Thai Airways International has been forced by a government ministry to postpone again its decision to buy American for its fleet expansion.

A wrangle has been going on for months between the McDonnell Douglas MD-11 and Airbus Industries' A340 and is jeopardizing expansion plans, a senior Thai Airways official told The Journal of Commerce.A second study comparing the two aircraft concluded for a second time that the MD-11 is more suitable for its purposes. But the Communications Ministry continues to dispute the findings and has ordered another three-month investigation.

The airline official, who refused to be identified, said Tuesday the delay until at least June will hurt expansion plans.

New route agreements with various countries, including the United States, come into affect next year but won't be able to be operated, he said.

The official also said the postponement jeopardizes the airline's plans to modernize its fleet, an area of intense competition among Asian airlines. The ones with the newest planes are the most attractive and get the most business, he said.

Further irritating Thai Airways' officials is that it may not be able to take advantage of a McDonnell Douglas buy-back program. Under it, the manufacturer guarantees to buy back planes at a later date at book value.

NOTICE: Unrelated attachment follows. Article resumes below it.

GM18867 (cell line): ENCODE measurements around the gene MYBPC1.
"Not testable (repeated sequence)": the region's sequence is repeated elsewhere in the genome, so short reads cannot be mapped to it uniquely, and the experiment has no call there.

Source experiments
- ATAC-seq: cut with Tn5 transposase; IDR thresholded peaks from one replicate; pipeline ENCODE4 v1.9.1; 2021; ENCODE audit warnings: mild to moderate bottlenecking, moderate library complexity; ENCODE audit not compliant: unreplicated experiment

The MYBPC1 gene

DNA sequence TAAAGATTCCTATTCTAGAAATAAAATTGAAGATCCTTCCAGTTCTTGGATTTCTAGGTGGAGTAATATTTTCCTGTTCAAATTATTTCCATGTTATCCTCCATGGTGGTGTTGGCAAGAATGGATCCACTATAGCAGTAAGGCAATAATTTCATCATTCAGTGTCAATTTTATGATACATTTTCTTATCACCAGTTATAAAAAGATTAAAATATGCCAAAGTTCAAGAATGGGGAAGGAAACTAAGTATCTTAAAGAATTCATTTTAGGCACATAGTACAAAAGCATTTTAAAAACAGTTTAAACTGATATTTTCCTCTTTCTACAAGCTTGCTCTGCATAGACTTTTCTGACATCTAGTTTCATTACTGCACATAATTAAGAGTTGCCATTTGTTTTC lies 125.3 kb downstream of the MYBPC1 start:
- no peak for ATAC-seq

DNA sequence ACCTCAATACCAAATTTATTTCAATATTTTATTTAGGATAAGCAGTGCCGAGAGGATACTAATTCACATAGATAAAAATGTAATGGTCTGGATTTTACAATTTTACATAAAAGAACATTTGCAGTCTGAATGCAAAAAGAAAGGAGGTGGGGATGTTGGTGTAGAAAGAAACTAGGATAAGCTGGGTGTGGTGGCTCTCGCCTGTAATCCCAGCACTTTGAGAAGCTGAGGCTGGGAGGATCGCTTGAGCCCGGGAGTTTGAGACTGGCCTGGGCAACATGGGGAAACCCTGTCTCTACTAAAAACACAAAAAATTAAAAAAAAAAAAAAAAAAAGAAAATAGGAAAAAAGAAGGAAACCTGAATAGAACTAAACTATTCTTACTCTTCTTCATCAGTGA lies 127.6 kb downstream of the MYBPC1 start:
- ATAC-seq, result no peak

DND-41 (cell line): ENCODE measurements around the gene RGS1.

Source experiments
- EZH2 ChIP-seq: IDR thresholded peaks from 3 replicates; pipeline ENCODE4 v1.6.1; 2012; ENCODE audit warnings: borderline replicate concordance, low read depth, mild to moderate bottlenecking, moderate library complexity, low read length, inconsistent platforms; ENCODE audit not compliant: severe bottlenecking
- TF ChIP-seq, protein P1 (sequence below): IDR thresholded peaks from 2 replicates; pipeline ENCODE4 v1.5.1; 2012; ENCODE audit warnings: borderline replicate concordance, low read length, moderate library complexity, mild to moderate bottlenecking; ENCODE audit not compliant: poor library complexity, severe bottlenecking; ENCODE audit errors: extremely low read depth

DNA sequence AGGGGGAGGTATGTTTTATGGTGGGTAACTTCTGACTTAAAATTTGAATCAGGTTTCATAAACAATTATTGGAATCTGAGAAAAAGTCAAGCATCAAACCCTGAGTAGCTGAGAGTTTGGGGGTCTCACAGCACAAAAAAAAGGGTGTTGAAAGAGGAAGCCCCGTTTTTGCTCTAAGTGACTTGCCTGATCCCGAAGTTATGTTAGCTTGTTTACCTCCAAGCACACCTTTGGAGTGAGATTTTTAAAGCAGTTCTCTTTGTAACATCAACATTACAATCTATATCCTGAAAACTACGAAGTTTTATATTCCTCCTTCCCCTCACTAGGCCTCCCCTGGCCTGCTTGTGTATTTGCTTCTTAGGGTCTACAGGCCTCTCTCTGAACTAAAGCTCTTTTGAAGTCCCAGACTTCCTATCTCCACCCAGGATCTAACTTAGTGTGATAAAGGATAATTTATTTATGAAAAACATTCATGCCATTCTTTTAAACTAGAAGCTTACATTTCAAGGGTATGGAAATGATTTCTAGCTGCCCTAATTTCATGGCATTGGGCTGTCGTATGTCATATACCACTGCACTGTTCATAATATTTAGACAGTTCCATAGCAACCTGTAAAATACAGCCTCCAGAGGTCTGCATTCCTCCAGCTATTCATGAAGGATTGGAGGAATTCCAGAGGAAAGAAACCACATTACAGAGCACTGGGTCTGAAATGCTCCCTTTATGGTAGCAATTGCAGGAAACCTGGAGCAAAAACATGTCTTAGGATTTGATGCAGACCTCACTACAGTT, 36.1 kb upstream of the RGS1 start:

Airbus has no such agreement.

The decision over which aircraft to buy has become a tussle between the carrier and the ministry.

Thai Airways insists the MD-11 offers more passenger seats, 288 compared with the Airbus's 240.

The MD-11 is also considerably cheaper, with McDonnell Douglas offering the Thais a price of US$90.3 million per aircraft, against US$95.1 million for the A340.

The MD-11 has greater fuel efficiency, according to the carrier, while the ministry says results of those tests are still inconclusive.

The rift continued at a series of meetings last week with the ministry claiming Thai Airways hadn't made a decision based on Airbus's latest technical data.

The airline source says the material was made available during a stormy meeting in January when talks between Airbus and the carrier broke down.

He says all data indicated the MD-11 is the superior plane and that no further information has become available.

The ministry will pass its decision on to the National Economic and Social Development Board and the cabinet. Both normally approve recommendations by the ministry.